[INTERVIEW] Interview With Jeff Ando on the upcoming 5th Annual Africa Trade And Export Finance Conference To Be Held In Cape Town, 8-9 March.
The Annual Africa Trade & Export Finance Conference is here again, do you foresee a bumpy ride ahead of 2011?
"We are very pleased to revisit the picturesque location of Cape Town. This event is now the leading export finance conference for the continent and we are very proud of what we achieved over the last several years.
Africa is highlighted by many as a new global player having ‘the greatest potential for growth’. The continent is developing some close trade and investment relations with markets such as China and India – this is very lucrative for Africa’s long term development. We also have to remember that the economy is strengthened by a growing middle class, increasing commodity prices and unrivaled natural resources, so it looks like 2011 can be a very good year for doing business in Africa. This does not mean that we will not face difficult challenges though."
How will this conference help to avoid pitfalls, if there will be any?
"We will look into many issues faced by investors and entrepreneurs, like for example outlining political risk concerns throughout the region or protecting the supply chain. We understand the needs of financiers and practitioners in the region and we constantly strive to help them address the hidden hazards. "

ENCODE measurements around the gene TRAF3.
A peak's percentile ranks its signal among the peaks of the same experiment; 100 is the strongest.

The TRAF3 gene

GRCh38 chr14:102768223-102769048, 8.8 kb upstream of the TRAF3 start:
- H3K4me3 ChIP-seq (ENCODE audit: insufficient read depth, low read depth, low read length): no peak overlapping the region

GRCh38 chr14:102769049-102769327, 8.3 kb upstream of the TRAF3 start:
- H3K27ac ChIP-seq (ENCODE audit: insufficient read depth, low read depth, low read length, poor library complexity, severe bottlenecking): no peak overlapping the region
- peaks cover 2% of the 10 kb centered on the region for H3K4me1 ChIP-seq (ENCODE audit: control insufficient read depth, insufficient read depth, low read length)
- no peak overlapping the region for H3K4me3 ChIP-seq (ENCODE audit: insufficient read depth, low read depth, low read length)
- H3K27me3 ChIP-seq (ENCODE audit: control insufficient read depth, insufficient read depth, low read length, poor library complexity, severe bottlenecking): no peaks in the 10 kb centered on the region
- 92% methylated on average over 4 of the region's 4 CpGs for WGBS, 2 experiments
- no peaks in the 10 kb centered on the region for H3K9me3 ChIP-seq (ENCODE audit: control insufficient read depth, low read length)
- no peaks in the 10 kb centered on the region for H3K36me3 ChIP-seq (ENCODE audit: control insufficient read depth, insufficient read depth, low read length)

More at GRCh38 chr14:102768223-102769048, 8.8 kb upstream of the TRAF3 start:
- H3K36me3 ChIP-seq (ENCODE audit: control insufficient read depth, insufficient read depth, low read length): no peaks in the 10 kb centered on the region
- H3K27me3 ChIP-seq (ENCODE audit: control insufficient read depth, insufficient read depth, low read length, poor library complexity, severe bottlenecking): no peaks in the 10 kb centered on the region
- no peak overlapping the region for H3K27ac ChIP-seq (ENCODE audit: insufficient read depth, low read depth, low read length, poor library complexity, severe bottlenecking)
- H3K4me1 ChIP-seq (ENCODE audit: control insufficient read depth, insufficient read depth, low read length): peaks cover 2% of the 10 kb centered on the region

What is thetarget audience of the conference?
"Our target audience aretrade financiers and corporates (exporters, importers) as well as commodity brokers, traders, multilaterals, solution providers, lawyers and consultants."
Why should African entrepreneurs attend?
"We place astrong emphasis on the importance of networking, which is always important for business people. More business decisions occur over lunch and dinner than at any other time – at the end of the day is it all about people and we recognize that. This event is a great opportunity for African entrepreneurs not only to get a detailed insight on the market issues and debate over future prospects but also to meet with the highest level decision makers from across the region."
Can you tell us about what has happened over the years and what might affect trade finance in Africa?
"The recession hit and we’ve seen it all: volatile commodity prices, depreciating currencies and falls in foreign direct investment. Problems that were caused by a financial crisis outside of the continent’s borders have affected trade finance in Africa – banks became edgy, less keen to lend in this kind of environment. However, with the growth of Africa’s export business, south-south trade flows and developed-developing market flows, risk and liquidity appetites are returning"
What are the warning bells?
"Definitely the fluctuating commodity prices - wild swings in prices can destabilize the economies of commodity exporters and importers. Also problems surrounding sovereign and political risk, as many countries are still unstable in terms of the government policies."
What will Basel III bring?
"Sadly, Basel III is not good news for emerging markets. Many industry experts are hugely concerned about the proposals to increase capital requirements for trade.Overall, I see it as prohibitive to trade."
This article was originally posted on South Africa Business Communities